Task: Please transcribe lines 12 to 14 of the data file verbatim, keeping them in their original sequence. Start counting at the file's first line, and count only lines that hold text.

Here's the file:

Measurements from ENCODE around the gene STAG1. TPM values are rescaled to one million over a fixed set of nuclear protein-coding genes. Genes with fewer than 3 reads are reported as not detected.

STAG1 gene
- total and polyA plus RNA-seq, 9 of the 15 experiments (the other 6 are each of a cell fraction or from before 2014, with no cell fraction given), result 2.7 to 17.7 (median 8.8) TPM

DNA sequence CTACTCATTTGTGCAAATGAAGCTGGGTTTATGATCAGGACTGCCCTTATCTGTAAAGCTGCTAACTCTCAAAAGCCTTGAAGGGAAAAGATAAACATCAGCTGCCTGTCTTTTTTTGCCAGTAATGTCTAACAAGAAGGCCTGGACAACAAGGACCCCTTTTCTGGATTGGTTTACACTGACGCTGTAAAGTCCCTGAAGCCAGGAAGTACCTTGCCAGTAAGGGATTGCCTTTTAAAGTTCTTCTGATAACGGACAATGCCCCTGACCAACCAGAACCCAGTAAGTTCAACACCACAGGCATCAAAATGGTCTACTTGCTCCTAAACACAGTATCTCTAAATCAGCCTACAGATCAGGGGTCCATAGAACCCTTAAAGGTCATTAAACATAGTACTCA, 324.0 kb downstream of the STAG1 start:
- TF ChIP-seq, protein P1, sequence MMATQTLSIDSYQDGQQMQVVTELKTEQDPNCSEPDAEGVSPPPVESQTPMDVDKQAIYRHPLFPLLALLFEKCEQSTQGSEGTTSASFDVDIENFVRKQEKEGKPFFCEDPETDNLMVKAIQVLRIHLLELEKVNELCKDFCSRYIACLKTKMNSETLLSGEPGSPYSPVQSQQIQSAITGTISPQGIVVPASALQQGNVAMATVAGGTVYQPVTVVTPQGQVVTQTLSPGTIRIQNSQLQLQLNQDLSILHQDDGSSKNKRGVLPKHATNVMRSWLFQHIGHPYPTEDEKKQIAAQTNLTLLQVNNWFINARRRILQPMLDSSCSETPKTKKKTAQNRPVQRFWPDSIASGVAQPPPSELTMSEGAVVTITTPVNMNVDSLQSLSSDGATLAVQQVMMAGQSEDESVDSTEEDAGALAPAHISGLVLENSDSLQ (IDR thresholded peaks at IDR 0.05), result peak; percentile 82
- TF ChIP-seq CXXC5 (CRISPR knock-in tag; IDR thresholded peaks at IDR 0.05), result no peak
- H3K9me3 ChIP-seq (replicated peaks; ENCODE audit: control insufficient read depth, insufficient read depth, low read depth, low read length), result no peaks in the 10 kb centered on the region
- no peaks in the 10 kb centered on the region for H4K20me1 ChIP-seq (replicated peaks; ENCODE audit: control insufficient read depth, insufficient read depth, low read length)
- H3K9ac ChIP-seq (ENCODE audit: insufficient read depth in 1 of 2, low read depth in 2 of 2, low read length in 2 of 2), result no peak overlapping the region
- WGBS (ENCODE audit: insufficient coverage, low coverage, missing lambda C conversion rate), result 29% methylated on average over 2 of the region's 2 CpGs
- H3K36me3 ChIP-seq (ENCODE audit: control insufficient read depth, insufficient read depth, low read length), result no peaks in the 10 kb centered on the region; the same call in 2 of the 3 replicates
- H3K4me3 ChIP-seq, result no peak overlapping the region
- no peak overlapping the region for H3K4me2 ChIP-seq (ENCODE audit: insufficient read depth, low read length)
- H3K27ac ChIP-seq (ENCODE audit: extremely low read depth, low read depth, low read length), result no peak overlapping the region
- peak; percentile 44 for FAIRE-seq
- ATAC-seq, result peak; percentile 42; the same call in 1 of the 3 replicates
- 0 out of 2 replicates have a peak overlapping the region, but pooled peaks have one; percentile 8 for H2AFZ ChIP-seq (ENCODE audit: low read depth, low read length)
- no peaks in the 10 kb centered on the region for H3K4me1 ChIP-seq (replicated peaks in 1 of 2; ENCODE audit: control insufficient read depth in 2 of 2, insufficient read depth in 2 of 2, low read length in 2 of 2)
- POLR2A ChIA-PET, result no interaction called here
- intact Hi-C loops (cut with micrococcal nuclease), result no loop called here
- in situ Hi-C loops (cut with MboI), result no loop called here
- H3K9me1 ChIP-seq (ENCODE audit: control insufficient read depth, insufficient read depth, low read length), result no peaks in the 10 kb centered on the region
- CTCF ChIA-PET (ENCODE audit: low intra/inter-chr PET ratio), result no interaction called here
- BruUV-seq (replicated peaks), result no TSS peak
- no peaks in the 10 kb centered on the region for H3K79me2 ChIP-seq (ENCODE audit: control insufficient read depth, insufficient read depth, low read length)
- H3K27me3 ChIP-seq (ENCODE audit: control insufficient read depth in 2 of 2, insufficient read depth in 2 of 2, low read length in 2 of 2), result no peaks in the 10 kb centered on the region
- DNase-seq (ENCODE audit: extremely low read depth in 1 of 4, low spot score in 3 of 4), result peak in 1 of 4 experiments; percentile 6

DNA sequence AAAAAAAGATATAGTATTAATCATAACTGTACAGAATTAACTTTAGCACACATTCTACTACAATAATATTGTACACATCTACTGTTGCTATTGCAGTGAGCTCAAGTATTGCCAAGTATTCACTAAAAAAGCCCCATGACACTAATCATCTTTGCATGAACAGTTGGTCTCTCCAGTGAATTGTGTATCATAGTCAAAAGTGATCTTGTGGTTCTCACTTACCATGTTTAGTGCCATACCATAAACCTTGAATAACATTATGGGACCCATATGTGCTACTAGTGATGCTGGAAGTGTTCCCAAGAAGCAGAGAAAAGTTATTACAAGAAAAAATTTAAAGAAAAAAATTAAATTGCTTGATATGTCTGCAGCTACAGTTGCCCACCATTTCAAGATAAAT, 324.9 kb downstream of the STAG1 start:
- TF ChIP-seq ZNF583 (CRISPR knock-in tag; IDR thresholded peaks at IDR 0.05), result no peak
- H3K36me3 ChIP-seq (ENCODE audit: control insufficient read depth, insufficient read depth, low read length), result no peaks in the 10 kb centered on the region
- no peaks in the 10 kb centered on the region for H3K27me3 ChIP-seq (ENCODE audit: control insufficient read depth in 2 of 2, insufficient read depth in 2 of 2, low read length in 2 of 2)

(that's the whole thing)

- H3K4me3 ChIP-seq, result no peak overlapping the region
- no peak overlapping the region for H3K4me2 ChIP-seq (ENCODE audit: insufficient read depth, low read length)
- H3K27ac ChIP-seq (ENCODE audit: extremely low read depth, low read depth, low read length), result no peak overlapping the region